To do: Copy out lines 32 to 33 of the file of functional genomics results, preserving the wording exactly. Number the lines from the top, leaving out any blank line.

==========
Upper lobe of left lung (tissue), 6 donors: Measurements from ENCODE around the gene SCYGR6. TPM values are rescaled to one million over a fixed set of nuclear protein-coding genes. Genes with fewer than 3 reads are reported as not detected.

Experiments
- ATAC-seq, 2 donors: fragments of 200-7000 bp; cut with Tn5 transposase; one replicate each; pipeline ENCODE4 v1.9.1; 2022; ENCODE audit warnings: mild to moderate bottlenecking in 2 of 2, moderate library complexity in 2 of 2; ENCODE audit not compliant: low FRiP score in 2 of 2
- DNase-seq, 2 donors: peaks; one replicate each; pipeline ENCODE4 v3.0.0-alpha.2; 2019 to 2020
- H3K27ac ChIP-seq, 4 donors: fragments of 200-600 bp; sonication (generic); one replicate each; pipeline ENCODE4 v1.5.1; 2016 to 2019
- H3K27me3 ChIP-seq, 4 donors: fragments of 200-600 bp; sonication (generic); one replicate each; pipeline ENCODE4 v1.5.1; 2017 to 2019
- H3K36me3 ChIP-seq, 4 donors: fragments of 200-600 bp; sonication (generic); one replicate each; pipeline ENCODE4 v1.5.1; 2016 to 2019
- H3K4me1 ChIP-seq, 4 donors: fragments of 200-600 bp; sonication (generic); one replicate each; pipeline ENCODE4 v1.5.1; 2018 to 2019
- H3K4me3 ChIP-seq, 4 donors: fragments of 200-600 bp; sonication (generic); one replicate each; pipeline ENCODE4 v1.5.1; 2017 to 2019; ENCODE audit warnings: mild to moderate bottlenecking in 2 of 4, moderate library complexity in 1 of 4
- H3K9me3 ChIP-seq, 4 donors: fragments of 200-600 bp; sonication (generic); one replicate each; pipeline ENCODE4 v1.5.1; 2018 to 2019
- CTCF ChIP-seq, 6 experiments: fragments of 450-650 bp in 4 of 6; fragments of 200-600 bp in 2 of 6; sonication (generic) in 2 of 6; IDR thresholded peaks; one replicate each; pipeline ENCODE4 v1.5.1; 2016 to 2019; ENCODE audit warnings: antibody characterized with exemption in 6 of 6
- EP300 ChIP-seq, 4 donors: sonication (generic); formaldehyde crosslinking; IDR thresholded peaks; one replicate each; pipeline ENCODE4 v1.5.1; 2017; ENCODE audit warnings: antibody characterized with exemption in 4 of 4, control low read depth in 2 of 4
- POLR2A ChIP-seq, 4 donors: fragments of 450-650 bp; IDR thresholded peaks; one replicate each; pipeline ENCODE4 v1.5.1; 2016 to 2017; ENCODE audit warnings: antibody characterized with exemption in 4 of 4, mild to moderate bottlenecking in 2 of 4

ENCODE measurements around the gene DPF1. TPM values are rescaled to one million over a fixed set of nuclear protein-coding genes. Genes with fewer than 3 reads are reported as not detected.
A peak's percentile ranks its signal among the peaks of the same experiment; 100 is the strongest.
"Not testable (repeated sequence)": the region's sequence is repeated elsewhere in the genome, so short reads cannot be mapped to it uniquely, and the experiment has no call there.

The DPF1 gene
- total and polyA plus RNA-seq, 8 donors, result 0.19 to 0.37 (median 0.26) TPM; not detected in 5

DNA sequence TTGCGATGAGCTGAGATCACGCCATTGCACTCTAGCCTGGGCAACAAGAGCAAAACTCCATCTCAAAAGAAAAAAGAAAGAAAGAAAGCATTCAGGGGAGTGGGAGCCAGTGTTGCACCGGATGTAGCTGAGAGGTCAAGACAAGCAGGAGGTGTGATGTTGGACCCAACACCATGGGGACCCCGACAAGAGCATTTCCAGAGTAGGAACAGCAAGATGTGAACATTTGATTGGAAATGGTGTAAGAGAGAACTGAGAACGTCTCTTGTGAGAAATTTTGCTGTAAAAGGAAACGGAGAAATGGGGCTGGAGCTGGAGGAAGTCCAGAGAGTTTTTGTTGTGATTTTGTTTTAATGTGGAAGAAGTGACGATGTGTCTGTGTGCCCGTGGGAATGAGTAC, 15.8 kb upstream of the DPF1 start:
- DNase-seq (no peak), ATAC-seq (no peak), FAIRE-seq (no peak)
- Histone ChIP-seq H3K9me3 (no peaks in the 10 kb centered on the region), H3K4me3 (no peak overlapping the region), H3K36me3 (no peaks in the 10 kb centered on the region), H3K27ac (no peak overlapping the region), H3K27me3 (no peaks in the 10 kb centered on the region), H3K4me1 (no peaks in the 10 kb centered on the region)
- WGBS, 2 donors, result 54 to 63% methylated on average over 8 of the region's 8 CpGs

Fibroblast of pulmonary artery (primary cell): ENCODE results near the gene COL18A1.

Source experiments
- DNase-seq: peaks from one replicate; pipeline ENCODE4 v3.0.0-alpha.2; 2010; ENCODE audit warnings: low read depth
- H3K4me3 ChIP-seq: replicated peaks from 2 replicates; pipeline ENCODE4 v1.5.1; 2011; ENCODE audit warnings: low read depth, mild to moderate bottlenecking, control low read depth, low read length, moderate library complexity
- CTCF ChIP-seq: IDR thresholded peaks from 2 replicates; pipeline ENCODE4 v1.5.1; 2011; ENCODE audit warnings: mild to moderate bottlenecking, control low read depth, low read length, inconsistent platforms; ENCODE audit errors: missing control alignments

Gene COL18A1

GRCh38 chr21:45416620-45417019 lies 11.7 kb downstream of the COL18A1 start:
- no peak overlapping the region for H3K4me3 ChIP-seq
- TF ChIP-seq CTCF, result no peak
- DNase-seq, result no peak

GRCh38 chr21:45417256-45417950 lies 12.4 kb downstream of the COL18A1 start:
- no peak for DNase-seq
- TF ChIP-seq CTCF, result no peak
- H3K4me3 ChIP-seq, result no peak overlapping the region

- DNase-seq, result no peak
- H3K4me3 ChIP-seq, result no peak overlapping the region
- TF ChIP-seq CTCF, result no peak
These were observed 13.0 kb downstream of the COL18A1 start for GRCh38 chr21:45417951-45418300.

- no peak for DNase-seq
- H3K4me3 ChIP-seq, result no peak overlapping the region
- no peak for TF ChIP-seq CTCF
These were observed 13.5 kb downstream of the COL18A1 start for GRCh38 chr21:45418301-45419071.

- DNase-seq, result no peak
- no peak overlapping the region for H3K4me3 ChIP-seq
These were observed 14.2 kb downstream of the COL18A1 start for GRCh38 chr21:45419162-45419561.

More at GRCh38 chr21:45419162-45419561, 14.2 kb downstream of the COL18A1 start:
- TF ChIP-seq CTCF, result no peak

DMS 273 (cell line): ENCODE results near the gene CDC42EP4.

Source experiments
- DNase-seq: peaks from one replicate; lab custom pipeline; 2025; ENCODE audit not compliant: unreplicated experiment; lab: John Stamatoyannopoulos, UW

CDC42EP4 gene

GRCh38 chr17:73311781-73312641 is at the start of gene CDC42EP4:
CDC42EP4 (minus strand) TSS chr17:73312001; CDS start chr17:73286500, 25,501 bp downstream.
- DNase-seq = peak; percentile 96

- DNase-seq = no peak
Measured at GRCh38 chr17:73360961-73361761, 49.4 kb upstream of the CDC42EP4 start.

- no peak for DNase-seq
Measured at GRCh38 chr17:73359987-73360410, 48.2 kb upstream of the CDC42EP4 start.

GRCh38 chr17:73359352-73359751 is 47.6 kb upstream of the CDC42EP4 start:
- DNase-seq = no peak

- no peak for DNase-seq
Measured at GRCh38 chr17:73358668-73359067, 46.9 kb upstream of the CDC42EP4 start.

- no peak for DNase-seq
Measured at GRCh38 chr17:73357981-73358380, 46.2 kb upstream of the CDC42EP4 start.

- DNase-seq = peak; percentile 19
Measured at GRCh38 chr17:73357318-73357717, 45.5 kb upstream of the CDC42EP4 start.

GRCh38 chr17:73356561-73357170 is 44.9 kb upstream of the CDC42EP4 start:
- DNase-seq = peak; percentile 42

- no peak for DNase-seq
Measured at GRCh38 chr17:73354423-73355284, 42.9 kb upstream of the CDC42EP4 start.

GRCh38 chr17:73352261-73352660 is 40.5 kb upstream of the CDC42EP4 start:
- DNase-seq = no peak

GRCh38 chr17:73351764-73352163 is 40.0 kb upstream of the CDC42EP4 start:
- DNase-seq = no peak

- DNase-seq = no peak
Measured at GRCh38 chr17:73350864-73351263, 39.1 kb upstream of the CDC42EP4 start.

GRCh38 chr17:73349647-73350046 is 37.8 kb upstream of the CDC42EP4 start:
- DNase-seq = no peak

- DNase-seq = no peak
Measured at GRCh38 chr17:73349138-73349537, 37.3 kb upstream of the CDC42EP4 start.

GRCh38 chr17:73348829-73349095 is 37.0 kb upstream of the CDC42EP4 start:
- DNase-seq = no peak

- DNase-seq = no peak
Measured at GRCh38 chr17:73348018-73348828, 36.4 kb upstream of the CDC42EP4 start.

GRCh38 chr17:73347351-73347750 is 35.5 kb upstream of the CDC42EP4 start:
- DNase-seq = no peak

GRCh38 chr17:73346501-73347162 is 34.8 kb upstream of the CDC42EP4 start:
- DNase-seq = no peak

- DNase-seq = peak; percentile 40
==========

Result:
- DNase-seq, result no peak

GRCh38 chr21:45417256-45417950 lies 12.4 kb downstream of the COL18A1 start: